Thousands of fish have been saved as part of efforts to restore a ruined river to its former glory.
Work to replenish a neglected section of the River Darent, which usually flows through Dartford Central Park, via the Acacia Hall development, is edging towards completion.
A joint restoration project to rejuvenate the dried out river is being led by the South East Rivers Trust with the backing of Dartford council, the Environment Agency and the Veolia Environmental Trust.
The landscape re-imagining forms part of the council's wider £5m shake up to the Acacia Hall complex .
Staff started work with local contractors in January to re-introduce chalk stream habitats using nature-based methods and materials.
The enhancement works took place in a virtually “flow free” channel, using a temporary dam to divert flows down the eastern channel in the park.
To enable this, more than 1,000 fish were rescued and safely moved upstream of the project site.
The channel was narrowed to a more natural width with gently sloping banks forged to create areas of slow and fast flowing water.
Tree roots and branches were also anchored in place to provide hiding places for smaller fish.
It comes after the rare form of chalk stream fell into a state of disrepair last year and environmental officers were called out to another section following reports of distressed fish and sewage .
Chalk streams provide a natural and diverse habitat for a variety of wildlife species such as trout, voles and kingfishers.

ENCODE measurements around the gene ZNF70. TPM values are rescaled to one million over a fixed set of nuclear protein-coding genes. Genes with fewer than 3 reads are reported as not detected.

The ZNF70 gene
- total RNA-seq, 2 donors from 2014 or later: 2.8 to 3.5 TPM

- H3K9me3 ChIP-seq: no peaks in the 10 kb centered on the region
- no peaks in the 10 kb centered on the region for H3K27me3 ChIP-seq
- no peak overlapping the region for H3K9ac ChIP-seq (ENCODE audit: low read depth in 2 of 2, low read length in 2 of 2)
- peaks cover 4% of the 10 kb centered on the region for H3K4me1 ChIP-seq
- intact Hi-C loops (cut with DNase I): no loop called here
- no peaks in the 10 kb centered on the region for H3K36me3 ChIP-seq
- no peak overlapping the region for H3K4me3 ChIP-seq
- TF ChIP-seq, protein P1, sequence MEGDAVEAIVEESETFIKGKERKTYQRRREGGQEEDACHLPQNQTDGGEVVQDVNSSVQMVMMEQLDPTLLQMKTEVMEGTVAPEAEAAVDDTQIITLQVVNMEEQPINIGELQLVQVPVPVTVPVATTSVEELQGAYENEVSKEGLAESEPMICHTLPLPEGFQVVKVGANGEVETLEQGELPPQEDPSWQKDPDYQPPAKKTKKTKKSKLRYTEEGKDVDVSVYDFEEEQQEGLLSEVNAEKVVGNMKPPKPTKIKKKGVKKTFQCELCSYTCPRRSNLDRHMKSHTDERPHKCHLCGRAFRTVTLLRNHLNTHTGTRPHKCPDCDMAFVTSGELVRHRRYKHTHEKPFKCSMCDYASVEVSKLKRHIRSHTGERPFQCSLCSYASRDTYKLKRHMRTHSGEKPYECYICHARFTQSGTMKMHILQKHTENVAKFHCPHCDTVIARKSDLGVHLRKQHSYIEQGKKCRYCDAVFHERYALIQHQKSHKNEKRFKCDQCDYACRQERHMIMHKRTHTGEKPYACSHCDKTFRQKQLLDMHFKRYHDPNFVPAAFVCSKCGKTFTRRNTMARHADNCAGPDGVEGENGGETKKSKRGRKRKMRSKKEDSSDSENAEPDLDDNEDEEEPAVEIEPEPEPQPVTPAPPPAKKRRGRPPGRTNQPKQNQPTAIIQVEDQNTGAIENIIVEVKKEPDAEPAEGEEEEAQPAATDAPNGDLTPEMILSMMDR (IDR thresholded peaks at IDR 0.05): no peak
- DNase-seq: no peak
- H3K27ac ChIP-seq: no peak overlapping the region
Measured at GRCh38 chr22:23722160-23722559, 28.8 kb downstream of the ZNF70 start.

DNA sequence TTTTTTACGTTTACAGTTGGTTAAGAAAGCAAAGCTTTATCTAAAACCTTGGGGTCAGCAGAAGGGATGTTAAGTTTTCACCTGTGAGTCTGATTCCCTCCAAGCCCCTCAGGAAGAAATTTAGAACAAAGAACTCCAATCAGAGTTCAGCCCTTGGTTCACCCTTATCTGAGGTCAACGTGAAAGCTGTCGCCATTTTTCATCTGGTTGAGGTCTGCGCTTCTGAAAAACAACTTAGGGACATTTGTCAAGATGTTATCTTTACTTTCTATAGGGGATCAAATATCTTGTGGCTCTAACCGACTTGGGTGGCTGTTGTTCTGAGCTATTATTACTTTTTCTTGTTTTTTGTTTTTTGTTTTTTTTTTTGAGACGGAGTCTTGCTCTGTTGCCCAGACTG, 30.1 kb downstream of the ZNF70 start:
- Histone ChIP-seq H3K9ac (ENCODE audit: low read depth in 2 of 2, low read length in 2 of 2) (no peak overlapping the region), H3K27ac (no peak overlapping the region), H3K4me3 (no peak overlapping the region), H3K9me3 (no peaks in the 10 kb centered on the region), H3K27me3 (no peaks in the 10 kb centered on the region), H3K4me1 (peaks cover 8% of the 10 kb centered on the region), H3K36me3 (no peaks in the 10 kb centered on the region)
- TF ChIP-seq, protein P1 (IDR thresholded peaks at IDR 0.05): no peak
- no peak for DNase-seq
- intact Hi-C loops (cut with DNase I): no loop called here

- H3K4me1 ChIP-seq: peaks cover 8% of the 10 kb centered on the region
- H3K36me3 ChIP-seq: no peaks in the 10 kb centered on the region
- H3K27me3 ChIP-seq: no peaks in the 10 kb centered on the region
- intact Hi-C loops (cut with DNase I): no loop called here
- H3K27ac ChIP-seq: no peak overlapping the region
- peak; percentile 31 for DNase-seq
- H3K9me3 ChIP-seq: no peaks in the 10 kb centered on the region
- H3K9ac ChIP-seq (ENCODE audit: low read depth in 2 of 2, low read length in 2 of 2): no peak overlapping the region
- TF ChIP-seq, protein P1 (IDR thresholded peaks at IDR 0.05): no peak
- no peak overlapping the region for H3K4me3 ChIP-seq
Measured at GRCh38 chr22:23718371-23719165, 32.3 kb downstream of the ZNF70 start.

The watery wonder of the world is unique with only around 200 left, and most of them found in the southern half of England with a few in France.
However, drought, population growth and abstraction are quite literally sucking them dry.
Project manager Dr Samantha Hughes said: “The River Darent is a chalk stream, a rare and unique habitat with only 210 found worldwide.
"The Darent chalk stream is unhealthy, suffering from a legacy of human modification and pollution.
"This project aims to reverse this legacy, to restore the River Darent to what a chalk stream should be for local people to enjoy and to encourage the return of more wildlife.”
Last year campaigners from the Darent River Preservation Society claimed the rare river, which provides clean drinking water to thousands of homes in Kent, could run dry by 2050 unless decisive action was taken .
Water is often taken from rivers to satisfy human demand for it, including by water and energy companies, but also for agricultural uses.
The Environment Agency says it is taking action to protect chalk streams by reducing the amount of water abstracted.
Meanwhile project leaders are lining up a return to the Dartford site to plant up the new banks.
It is hoped the project will reconnect park users with the river and provide further possibilities for nature conservation and educational opportunities.
There are also plans for volunteering on site such as river clean ups but these have been shelved in light of the current government guidelines on the coronavirus.
To stay up to date with the latest opportunities, the Trust encourages communities to join their mailing list here .